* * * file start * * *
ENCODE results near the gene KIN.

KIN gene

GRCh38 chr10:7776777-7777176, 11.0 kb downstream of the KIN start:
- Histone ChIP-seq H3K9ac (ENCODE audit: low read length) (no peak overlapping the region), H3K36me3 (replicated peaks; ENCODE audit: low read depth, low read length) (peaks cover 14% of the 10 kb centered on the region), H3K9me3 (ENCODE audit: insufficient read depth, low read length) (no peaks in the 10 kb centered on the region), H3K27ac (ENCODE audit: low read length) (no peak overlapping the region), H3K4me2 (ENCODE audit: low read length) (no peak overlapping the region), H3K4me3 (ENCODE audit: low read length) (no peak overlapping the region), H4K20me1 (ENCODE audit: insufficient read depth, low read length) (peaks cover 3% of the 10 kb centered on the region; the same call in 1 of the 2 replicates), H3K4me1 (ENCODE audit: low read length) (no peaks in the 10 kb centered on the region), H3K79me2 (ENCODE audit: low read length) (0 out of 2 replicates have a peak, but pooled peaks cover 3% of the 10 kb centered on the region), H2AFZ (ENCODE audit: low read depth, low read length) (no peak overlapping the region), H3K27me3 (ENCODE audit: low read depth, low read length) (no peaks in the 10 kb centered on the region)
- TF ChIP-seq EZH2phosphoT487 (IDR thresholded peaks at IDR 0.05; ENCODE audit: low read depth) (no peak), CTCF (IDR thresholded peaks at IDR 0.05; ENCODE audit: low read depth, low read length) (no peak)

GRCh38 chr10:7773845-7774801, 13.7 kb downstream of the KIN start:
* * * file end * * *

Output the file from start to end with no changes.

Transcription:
ENCODE results near the gene KIN.

KIN gene

GRCh38 chr10:7776777-7777176, 11.0 kb downstream of the KIN start:
- Histone ChIP-seq H3K9ac (ENCODE audit: low read length) (no peak overlapping the region), H3K36me3 (replicated peaks; ENCODE audit: low read depth, low read length) (peaks cover 14% of the 10 kb centered on the region), H3K9me3 (ENCODE audit: insufficient read depth, low read length) (no peaks in the 10 kb centered on the region), H3K27ac (ENCODE audit: low read length) (no peak overlapping the region), H3K4me2 (ENCODE audit: low read length) (no peak overlapping the region), H3K4me3 (ENCODE audit: low read length) (no peak overlapping the region), H4K20me1 (ENCODE audit: insufficient read depth, low read length) (peaks cover 3% of the 10 kb centered on the region; the same call in 1 of the 2 replicates), H3K4me1 (ENCODE audit: low read length) (no peaks in the 10 kb centered on the region), H3K79me2 (ENCODE audit: low read length) (0 out of 2 replicates have a peak, but pooled peaks cover 3% of the 10 kb centered on the region), H2AFZ (ENCODE audit: low read depth, low read length) (no peak overlapping the region), H3K27me3 (ENCODE audit: low read depth, low read length) (no peaks in the 10 kb centered on the region)
- TF ChIP-seq EZH2phosphoT487 (IDR thresholded peaks at IDR 0.05; ENCODE audit: low read depth) (no peak), CTCF (IDR thresholded peaks at IDR 0.05; ENCODE audit: low read depth, low read length) (no peak)

GRCh38 chr10:7773845-7774801, 13.7 kb downstream of the KIN start: